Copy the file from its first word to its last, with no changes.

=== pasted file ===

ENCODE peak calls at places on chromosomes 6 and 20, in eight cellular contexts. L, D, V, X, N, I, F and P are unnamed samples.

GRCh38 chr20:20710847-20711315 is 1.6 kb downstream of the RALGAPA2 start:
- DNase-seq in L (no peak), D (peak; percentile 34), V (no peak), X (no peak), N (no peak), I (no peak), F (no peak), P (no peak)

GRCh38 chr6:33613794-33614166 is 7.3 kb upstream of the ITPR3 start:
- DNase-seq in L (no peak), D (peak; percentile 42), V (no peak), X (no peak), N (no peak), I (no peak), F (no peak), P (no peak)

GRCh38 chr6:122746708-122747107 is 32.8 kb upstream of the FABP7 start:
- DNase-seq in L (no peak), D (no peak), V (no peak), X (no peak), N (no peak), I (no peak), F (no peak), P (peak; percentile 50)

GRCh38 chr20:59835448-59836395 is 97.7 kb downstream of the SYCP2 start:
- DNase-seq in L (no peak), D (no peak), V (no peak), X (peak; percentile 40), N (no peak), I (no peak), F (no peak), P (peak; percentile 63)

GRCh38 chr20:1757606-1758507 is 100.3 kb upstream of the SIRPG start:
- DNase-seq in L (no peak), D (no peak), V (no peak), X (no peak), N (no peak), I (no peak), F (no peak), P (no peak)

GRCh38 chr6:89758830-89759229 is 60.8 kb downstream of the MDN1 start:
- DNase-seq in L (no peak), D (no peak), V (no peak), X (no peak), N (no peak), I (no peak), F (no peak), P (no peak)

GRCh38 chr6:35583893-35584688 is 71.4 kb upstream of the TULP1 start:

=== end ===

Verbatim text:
ENCODE peak calls at places on chromosomes 6 and 20, in eight cellular contexts. L, D, V, X, N, I, F and P are unnamed samples.

GRCh38 chr20:20710847-20711315 is 1.6 kb downstream of the RALGAPA2 start:
- DNase-seq in L (no peak), D (peak; percentile 34), V (no peak), X (no peak), N (no peak), I (no peak), F (no peak), P (no peak)

GRCh38 chr6:33613794-33614166 is 7.3 kb upstream of the ITPR3 start:
- DNase-seq in L (no peak), D (peak; percentile 42), V (no peak), X (no peak), N (no peak), I (no peak), F (no peak), P (no peak)

GRCh38 chr6:122746708-122747107 is 32.8 kb upstream of the FABP7 start:
- DNase-seq in L (no peak), D (no peak), V (no peak), X (no peak), N (no peak), I (no peak), F (no peak), P (peak; percentile 50)

GRCh38 chr20:59835448-59836395 is 97.7 kb downstream of the SYCP2 start:
- DNase-seq in L (no peak), D (no peak), V (no peak), X (peak; percentile 40), N (no peak), I (no peak), F (no peak), P (peak; percentile 63)

GRCh38 chr20:1757606-1758507 is 100.3 kb upstream of the SIRPG start:
- DNase-seq in L (no peak), D (no peak), V (no peak), X (no peak), N (no peak), I (no peak), F (no peak), P (no peak)

GRCh38 chr6:89758830-89759229 is 60.8 kb downstream of the MDN1 start:
- DNase-seq in L (no peak), D (no peak), V (no peak), X (no peak), N (no peak), I (no peak), F (no peak), P (no peak)

GRCh38 chr6:35583893-35584688 is 71.4 kb upstream of the TULP1 start: